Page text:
The essay is called The Tao of Green: Building an Environmental Ethic with Taoist Philosophy and is written by Stephen Wolkwitz.


“Happiness is the absence of the striving for happiness.”


Friday, 12 June 2009

Sustainable energy

Not directly about Taoism and I don't want to use this blog to preach about environmental issues, but for those who may be interested I recently came across a very interesting book. Written by Cambridge University Professor Dr. David MacKay FRS, Sustainable Energy - without the hot air can be bought from places like Amazon, but is available for free in electronic form.

The book attempts to explain why so many scientists believe in human generated climate change and how they come up with targets for reducing emissions of greenhouse gases. In a very clear and non-academic way he takes you through how to work out your own viewpoint and how to come up with your own answers. He uses this approach to examine whether we can support our modern society through the generation of energy from sustainable sources.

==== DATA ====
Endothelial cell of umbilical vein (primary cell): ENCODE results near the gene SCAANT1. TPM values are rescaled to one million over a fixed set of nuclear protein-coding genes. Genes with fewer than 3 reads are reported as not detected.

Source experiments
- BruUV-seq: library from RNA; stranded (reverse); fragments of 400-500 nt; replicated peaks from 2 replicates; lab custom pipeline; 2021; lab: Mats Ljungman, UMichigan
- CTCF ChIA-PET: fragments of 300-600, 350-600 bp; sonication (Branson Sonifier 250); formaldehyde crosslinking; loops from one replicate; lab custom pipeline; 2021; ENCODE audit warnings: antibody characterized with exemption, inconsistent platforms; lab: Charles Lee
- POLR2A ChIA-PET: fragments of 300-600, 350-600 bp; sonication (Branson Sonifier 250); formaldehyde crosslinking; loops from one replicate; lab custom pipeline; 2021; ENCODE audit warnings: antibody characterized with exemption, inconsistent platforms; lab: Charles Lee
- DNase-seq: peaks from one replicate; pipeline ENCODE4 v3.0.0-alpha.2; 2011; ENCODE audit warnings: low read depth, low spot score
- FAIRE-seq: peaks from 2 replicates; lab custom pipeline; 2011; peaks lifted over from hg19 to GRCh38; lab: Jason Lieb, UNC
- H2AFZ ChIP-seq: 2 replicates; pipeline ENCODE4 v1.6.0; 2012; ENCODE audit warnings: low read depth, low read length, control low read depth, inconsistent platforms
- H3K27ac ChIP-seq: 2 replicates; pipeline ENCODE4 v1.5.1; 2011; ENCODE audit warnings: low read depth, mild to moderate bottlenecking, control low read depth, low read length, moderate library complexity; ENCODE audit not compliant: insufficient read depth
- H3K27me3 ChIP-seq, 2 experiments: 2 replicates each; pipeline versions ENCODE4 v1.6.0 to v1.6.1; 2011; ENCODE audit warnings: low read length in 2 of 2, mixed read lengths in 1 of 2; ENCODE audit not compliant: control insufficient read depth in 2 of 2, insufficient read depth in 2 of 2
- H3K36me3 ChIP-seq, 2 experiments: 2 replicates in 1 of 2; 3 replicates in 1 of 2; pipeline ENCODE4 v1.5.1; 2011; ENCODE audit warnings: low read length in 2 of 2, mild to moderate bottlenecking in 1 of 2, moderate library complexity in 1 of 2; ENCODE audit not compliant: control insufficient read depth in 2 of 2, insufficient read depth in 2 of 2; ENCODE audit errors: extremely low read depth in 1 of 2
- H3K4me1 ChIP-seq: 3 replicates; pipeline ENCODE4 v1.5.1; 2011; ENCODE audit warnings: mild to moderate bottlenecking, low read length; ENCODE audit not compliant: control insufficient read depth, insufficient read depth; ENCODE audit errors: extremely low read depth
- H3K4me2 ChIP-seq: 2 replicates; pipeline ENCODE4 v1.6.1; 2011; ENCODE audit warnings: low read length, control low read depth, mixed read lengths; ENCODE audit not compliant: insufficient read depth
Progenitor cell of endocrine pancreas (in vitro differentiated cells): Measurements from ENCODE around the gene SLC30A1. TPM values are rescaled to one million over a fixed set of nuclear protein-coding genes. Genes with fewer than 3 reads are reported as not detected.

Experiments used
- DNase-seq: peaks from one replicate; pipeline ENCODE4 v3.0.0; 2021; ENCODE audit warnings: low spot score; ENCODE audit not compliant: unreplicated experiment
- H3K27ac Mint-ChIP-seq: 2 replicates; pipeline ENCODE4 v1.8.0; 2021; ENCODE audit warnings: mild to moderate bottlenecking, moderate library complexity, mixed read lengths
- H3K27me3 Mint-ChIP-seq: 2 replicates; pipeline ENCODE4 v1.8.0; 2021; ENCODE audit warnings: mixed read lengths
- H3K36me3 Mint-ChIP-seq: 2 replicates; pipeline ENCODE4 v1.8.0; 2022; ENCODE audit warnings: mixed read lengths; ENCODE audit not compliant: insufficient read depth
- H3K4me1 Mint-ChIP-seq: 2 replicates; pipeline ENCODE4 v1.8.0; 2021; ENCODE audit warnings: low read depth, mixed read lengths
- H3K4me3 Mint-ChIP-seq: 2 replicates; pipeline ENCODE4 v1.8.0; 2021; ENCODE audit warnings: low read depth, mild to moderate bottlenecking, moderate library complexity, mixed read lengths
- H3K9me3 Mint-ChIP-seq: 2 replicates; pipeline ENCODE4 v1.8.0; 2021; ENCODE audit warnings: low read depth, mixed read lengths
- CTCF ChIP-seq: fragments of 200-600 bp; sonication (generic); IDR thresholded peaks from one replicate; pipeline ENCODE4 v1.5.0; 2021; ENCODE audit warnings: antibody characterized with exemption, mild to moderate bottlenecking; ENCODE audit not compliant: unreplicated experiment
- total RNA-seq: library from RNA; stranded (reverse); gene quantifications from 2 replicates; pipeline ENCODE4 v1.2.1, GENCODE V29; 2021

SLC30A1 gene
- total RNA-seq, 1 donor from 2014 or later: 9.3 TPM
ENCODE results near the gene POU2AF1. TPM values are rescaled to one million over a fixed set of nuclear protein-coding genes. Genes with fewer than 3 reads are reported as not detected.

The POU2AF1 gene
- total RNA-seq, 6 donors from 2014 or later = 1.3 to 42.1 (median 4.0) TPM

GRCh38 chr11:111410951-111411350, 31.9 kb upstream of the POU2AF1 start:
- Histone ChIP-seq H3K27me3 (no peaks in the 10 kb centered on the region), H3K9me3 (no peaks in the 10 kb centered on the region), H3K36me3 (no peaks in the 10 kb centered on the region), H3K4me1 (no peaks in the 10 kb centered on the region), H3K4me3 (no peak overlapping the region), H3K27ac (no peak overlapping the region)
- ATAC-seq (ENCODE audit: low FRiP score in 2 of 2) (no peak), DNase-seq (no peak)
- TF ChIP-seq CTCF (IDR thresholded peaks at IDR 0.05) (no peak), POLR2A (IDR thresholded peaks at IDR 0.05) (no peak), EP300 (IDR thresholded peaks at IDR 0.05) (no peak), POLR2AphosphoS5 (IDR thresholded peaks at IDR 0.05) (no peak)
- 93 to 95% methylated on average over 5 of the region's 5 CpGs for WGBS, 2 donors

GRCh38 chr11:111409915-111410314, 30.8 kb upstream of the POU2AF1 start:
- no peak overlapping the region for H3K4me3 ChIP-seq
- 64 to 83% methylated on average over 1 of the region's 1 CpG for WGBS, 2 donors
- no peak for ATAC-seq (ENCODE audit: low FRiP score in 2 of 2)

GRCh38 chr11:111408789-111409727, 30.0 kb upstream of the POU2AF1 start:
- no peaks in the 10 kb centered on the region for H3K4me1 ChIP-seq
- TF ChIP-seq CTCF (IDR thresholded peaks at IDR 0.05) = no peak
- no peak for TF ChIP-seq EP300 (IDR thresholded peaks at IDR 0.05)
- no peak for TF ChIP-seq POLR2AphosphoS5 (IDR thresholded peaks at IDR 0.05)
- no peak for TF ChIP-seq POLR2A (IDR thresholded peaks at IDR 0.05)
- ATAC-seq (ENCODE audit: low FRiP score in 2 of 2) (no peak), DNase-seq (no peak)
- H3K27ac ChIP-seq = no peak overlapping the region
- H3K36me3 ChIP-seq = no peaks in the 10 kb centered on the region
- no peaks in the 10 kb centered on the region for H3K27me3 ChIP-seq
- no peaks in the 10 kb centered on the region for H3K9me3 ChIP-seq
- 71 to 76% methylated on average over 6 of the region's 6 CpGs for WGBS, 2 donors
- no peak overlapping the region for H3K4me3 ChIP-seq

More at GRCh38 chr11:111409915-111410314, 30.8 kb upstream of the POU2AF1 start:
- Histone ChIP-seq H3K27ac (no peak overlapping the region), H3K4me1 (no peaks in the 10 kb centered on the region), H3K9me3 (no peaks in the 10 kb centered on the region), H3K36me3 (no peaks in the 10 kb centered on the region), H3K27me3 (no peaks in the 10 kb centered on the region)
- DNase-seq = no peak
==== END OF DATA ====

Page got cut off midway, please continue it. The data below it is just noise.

For anybody interested in the subject whether convinced environmentalist, skeptic, or somewhere in-between, this book has a lot of information that can help inform your viewpoint. It concentrates on the science not on moral questions and I recommend it.